The future of media is not a single medium with one or two supporting business models, but one with many outlets tailored to different devices with just as many different ways to monetize it. The New York Times is building the infrastructure to handle this, it’s the smaller news outlets that are going to have a tough time adopting to this new, fragmented world.

Seesmic Desktop Takes Twhirl To The Next Level

Screenshot of Seesmic Desktop Preview with columns.

Twhirl has been my favorite Twitter client until today when the Seesmic Desktop preview launched. Seesmic, who bought the Twhirl client a year ago, has taken the product to the next level. Taking a few hints from Tweetdeck, this update brings the ability to create groups for who you follow as well as display multiple columns to help cut through the stream of noise. The grouping feature is a nice addition but is a little bit clunky without a way to see all the people you are following in one place so you can easily sort people into groups. The only way to add someone is clicking an icon over their avatar. In addition to people you can also add columns for search terms. People with multiple Twitter accounts will be happy to know that you can manage different usernames from one interface with the option to view them combined or separate.

URL shortners include, (with their new DiggBar),,,, and You can also post pictures but the only service available is the dominant TwitPic.

Like any new release, there are a few things that can be improved. Customization features are sparse. Things missing are the ability to adjust font size and styling (important when you want to optimize scanability) as well as colors of the interface. The notification pop-up (my favorite part of Twhirl) no longer shows a preview of the incoming tweets but merely indicates what type of tweet has arrived (reply, direct message, or “friend update”) and for which account that tweet was sent to. I hope in future releases they add this functionality.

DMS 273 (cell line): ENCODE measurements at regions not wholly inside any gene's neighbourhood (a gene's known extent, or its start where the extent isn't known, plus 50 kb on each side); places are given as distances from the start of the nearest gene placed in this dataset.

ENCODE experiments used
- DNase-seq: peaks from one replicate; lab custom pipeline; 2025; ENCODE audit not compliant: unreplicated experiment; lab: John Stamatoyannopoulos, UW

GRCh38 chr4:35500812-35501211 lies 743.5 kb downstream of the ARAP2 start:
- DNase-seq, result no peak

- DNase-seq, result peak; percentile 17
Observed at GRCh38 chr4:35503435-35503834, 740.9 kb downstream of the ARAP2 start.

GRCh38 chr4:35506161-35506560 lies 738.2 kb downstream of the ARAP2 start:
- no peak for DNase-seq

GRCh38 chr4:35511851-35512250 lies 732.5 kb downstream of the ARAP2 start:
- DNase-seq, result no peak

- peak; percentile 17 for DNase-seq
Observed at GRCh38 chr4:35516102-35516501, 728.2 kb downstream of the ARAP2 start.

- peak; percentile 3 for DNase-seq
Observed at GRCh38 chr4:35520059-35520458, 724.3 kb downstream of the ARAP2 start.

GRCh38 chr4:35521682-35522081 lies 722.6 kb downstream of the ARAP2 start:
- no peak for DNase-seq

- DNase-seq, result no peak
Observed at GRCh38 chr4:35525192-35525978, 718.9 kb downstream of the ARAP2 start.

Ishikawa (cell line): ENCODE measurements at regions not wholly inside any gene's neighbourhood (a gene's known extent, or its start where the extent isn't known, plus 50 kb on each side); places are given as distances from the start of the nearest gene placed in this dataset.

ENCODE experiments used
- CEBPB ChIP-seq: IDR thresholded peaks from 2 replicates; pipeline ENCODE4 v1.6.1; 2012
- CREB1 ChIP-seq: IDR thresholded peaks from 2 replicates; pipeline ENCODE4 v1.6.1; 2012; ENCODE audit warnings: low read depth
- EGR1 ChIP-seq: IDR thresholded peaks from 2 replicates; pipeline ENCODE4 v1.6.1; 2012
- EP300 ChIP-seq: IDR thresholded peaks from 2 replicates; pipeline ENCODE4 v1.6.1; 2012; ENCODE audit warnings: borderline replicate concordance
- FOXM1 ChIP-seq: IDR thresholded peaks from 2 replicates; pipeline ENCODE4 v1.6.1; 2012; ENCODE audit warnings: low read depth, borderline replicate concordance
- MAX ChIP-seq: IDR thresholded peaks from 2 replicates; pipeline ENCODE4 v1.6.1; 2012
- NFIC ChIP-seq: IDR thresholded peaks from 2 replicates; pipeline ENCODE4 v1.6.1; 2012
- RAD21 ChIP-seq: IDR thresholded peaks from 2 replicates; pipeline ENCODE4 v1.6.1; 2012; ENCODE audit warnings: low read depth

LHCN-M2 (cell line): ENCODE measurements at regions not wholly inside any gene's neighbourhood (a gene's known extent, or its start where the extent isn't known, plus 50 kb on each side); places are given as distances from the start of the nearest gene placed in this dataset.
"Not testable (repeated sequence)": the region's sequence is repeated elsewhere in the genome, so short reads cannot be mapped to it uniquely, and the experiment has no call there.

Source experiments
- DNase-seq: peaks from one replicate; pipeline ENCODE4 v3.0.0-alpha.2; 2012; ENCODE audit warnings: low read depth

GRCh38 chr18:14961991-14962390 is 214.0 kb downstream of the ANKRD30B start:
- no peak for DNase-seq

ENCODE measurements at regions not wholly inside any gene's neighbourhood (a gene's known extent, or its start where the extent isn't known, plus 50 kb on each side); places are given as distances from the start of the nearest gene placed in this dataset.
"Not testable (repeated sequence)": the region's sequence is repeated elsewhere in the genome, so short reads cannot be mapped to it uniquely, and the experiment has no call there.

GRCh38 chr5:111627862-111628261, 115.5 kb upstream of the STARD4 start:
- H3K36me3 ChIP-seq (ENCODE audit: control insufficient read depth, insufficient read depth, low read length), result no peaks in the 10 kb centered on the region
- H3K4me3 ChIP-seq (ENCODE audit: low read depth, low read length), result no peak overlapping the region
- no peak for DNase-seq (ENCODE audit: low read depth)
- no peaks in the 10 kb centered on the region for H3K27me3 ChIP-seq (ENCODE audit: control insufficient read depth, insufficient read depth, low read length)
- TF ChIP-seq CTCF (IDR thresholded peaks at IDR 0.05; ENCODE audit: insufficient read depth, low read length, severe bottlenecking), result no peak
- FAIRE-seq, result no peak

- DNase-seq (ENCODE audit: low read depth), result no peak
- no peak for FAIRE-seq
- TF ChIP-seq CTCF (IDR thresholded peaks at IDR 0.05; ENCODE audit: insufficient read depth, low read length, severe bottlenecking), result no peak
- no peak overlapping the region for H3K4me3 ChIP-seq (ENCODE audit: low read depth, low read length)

Seesmic Desktop Preview application in a single column mode.

For people who use Twitter as an information fire hose, the Seesmic Desktop client will be a handy tool for managing the information overload. I always liked Twhirl for it’s lightweight memory usage which really turned me off to the sluggish Tweetdeck. We’ll see how well this tool performs after a couple days of usage. And I’ll continue to follow the developments as Seesmic brings their video-conversation service into the mix with Twitter updates. Just imagine how cool that would be to view and respond to video comments Twitter style in a dedicated application like this!

YouTube Brings Choose-Your-Own Adventure Videos To The Web

NewTeeVee ran a post over the weekend about choose-your-own adventure videos on YouTube. The creators used the Video Annotation feature allowing them to place a link over a certain part of the video in order to string multiple clips together in a unique sequence. Through careful planning, an engaging, interactive experience can be created just like those old choose-your-own adventure books that were all the rage when you were a kid. Bboy Joker, a stop-motion animation film, is my favorite example of this genre.